|LIW, a division of Denel (Pty) Ltd
|Weapons & Weapon Systems
The EMAK 35 cannon has been developed by the LIW division of Denel in association with ARMSCOR and was shown for the first time late in 1996. The EMAK 35 technology demonstrator was successfully demonstrated at the end of firing trials in January 1998.
At the present time this is a technology demonstrator weapon system and builds on LIW's experience in development of the 35 mm GA 35 cannon which is covered in a separate entry.
The EMAK 35 main weapon subsystem is an externally powered cannon integrated with a feed mechanism and a Vektor SS77 7.62 mm coaxial mounted machine Qun.
Although the EMAK 35 has been developed to be a completely remote controlled externally mounted weapon system it can also be mounted internally with direct operation by the crew.
The design of the system is modular which makes it an ideal building block for incorporation into other turret designs.
The external interfaces are limited to the elevation trunnions, elevation drive (sector gear or actuator), weapon volume, ammunition feed chutes and simple electrical signals for weapon fire control.
The saddle is the platform to which the EMAK 35 can be mounted and on which numerous building blocks can be added to form the turret.
The first application is in the LIW Overhead Turret Technology Carrier (OTTC) split turret design with no penetration below the ring gear. The trunnion height is 600 mm and the weapon can be elevated between -10 and +60°.
For trial purposes this OTTC has been installed on the roof of a Reumech OMC Ratel (6 x 6) infantry combat vehicle.
In this configuration, the cannon and cradle forms an integral unit consisting of approximately 120 removable parts, motor and gearbox included. The cannon cycling is done by 32 relative moving parts, all keyed together and implying 100 per cent round control.
Because forces are balanced by optimum design of the drum cam, a long and inexpensive life cycle is projected by LIW. The positive holding of the round while being chambered allows for good control of the driving band engraving in the rifling to ensure higher accuracy.
The cannon can be fired from the open or closed breech position and thus increases first-round hit probability from the closed bolt position.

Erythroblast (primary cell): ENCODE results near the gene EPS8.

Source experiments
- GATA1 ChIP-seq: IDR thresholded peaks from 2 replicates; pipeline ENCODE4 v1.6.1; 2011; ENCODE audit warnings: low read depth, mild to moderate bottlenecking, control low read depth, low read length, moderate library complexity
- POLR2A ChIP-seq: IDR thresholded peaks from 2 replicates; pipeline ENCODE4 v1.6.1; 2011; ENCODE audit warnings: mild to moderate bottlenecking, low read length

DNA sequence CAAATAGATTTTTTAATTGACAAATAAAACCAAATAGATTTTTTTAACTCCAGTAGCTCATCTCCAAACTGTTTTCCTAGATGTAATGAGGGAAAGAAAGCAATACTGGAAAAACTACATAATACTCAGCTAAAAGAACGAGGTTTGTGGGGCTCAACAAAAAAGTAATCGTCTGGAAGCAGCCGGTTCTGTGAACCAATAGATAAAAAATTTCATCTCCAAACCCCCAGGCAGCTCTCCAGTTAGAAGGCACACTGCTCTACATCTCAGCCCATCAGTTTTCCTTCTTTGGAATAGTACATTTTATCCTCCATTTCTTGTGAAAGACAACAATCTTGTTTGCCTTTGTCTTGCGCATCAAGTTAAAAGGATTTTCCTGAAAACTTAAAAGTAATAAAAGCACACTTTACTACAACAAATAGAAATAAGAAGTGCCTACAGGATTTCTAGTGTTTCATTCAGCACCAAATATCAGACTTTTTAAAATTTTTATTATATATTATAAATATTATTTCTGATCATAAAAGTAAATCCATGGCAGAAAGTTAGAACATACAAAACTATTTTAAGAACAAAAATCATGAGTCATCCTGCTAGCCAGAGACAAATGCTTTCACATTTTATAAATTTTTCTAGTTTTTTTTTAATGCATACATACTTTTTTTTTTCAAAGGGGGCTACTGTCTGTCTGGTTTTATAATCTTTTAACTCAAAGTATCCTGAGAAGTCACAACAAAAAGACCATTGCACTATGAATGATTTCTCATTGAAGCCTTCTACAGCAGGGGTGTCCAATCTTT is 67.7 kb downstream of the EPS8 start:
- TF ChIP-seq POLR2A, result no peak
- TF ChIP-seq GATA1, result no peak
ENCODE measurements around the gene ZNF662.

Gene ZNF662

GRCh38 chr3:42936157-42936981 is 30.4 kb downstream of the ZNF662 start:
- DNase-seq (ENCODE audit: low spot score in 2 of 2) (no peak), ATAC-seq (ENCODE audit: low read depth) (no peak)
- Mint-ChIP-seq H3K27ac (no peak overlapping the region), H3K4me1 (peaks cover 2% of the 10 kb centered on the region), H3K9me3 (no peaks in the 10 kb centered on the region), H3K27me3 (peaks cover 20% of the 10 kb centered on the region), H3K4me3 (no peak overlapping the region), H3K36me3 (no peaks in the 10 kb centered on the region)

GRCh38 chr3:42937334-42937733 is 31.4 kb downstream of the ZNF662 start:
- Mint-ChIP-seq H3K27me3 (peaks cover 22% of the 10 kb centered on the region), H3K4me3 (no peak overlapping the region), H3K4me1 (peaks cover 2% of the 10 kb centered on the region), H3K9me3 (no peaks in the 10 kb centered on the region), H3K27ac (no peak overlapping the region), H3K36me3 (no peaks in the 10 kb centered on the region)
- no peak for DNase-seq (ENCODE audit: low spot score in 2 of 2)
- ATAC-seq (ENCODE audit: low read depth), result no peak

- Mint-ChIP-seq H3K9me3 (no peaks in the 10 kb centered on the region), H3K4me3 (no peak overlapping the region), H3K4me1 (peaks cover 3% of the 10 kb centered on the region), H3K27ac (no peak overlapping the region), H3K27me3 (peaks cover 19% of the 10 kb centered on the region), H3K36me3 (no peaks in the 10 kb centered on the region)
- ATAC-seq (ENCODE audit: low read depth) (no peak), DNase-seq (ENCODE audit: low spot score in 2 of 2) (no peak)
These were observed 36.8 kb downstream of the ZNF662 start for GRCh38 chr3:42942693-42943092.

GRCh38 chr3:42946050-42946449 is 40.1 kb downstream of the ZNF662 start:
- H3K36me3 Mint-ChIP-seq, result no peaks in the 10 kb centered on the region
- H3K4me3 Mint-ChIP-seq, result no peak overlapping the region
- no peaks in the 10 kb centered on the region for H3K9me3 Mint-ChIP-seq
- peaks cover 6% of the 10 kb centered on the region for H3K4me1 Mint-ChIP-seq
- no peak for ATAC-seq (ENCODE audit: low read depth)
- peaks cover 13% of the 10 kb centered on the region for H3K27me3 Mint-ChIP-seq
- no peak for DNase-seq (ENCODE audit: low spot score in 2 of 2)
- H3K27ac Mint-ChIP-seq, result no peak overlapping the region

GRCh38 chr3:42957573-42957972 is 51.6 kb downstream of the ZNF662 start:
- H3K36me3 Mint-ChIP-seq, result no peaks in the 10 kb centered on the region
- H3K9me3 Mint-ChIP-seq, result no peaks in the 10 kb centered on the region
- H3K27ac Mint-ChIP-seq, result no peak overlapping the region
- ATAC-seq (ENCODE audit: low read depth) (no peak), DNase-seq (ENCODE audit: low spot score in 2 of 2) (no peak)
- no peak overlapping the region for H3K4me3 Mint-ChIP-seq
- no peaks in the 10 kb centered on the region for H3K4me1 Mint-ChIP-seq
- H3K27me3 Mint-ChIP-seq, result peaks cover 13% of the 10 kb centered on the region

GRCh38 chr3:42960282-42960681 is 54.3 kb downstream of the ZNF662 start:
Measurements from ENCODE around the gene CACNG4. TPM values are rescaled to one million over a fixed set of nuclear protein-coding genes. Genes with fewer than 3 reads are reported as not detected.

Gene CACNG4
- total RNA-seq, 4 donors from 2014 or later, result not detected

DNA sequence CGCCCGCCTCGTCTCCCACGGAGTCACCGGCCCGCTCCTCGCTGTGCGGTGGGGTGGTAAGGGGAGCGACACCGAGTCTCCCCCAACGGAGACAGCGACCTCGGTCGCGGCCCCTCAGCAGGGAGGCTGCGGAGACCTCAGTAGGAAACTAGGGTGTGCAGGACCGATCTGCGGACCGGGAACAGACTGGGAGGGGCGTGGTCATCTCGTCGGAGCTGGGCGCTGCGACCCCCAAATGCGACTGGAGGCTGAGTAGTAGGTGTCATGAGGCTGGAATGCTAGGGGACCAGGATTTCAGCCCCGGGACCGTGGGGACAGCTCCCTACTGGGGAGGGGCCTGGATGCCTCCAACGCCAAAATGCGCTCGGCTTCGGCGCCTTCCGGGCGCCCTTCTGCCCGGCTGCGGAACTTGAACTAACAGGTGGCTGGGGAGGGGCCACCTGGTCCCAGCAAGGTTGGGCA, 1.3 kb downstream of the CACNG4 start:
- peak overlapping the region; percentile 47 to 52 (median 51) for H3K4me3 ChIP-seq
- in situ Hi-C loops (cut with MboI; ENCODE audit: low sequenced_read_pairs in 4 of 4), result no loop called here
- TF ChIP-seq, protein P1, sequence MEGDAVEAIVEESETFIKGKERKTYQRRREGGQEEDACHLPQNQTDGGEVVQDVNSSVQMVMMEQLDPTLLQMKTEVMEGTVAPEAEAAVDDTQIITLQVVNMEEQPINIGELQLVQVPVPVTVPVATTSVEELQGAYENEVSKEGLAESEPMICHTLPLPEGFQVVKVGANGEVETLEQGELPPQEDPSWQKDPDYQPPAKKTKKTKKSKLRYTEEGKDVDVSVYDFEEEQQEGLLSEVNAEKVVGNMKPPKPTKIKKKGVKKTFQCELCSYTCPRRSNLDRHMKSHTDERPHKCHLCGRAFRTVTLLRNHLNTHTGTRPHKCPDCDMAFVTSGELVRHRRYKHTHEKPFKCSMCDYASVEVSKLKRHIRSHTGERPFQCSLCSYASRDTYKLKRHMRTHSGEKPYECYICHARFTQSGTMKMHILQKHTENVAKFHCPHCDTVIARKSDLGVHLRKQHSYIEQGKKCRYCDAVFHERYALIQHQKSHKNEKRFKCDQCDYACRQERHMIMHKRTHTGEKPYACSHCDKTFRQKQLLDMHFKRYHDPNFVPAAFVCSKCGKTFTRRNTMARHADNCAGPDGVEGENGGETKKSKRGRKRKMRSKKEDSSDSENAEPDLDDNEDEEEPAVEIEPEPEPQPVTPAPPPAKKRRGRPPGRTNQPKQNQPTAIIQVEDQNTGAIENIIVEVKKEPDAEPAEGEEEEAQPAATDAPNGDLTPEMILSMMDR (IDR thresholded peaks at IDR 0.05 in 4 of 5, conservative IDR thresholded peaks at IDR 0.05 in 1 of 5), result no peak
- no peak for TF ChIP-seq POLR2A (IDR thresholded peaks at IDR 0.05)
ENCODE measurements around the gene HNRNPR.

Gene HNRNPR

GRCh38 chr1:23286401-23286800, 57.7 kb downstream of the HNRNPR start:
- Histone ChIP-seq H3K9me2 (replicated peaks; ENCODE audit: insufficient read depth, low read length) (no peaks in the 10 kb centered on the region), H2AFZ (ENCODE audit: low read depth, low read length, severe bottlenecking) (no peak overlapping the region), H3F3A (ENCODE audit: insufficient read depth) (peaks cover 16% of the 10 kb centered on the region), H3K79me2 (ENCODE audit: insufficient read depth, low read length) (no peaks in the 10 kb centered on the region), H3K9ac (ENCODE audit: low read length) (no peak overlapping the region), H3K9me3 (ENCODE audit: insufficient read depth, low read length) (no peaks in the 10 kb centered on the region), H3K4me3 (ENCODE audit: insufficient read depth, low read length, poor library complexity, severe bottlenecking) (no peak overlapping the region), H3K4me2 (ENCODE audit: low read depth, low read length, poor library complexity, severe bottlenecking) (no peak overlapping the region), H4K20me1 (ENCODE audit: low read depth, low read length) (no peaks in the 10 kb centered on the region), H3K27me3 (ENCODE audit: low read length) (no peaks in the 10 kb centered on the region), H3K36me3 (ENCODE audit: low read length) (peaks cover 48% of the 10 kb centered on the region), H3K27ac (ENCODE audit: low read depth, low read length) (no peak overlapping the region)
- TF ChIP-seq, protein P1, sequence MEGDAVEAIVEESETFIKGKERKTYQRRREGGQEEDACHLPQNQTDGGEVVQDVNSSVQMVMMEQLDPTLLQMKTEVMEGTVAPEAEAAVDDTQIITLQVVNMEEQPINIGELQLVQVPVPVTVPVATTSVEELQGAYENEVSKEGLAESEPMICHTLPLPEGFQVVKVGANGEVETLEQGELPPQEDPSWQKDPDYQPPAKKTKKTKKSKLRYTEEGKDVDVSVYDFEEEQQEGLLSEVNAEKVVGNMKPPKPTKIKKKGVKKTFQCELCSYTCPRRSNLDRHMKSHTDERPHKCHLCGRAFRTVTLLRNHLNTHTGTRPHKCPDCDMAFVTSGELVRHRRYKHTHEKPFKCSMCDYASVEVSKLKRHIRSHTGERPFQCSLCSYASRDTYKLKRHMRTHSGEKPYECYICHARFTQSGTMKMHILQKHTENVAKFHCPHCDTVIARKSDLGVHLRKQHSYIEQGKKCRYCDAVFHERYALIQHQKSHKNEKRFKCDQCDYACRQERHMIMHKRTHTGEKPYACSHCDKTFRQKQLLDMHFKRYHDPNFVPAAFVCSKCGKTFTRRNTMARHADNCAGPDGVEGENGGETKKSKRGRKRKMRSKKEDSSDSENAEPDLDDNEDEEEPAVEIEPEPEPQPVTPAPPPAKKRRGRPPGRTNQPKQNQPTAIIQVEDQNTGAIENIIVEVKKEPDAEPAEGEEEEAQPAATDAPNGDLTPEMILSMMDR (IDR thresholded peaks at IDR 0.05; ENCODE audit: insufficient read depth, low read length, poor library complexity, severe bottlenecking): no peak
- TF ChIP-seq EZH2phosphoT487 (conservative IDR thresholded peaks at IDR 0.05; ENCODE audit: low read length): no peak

The EMAK 35 fires NATO standard 35 x 228 mm ammunition and can be upgraded to fire 50 mm ammunition with only the barrel being replaced.
The 35 mm ammunition is already manufactured in South Africa by the PMP (Pretoria Metal Pressings) division of Denel for the twin 35 mm Oerlikon Contraves GDF series towed anti-aircraft guns used in large numbers by the South African National Defence Force.
The EMAK 35 makes use of proven parts from the GA 35 cannon, typically the barrel and locking mechanism. Parts function in an open tolerance configuration that guarantees interchangeability and functionality in a harsh environment.
The feed systems are independent of the cannon and are fitted under the cradle as an interchangeable module. The design allows for different types of feed systems and a combination of these systems can be used to match the turret requirements. The ammunition is indexed out of the left-hand and right-hand linkless suppliers located under the cannon and thus allows for first-round selection of two types of ammunition.
On the right side the supplier is fed by a delinker system that is capable of pulling linked ammunition over a height of 1.5 m at 700 rds/min. This delinker system allows for a large amount of linked ready rounds (80 in the prototype system) to be carried thus negating the need for a complex secondary ammunition handling system.
The link that is used is a standard GA 35 type strip through link and can also be used for 50 mm ammunition. Links are discarded sideways and downwards out of the cradle and empty cases are ejected clear of the weapon forwards and on top of the cradle.
The second supplier on the left is fed by a mini-feeder that strips rounds out of a clip and that is refilled from the top. This holds 26 rounds. The design allows for changing the feed system to a complete linkless system by replacing the feed module connected underneath to the cradle. The Delinker feed module houses about 40 removable parts, motor and gearbox included. The feed system is independent of weapon functioning and does not need absolute synchronisation with the cannon. Double ramming of the rounds is impossible with positive holding of the cartridge case in the breech face.
All safety and control functions are already built into the EMAK 35 but allow controllable manual overrides for maintenance or training.
Premature activating of the firing pin is prevented by double locking of the firing pin and cocking of the firing pin is performed after the bolt is locked. Hangfire protection is built in through an automatic mechanism that must be deactivated by at least 20 mm of recoil. All control mechanisms are power safe that will stop the cannon operation in case of a partial power failure.
Prototype weapon. Not yet in production or service. Only local contender for a new generator infantry combat vehicle programme for SANDF.
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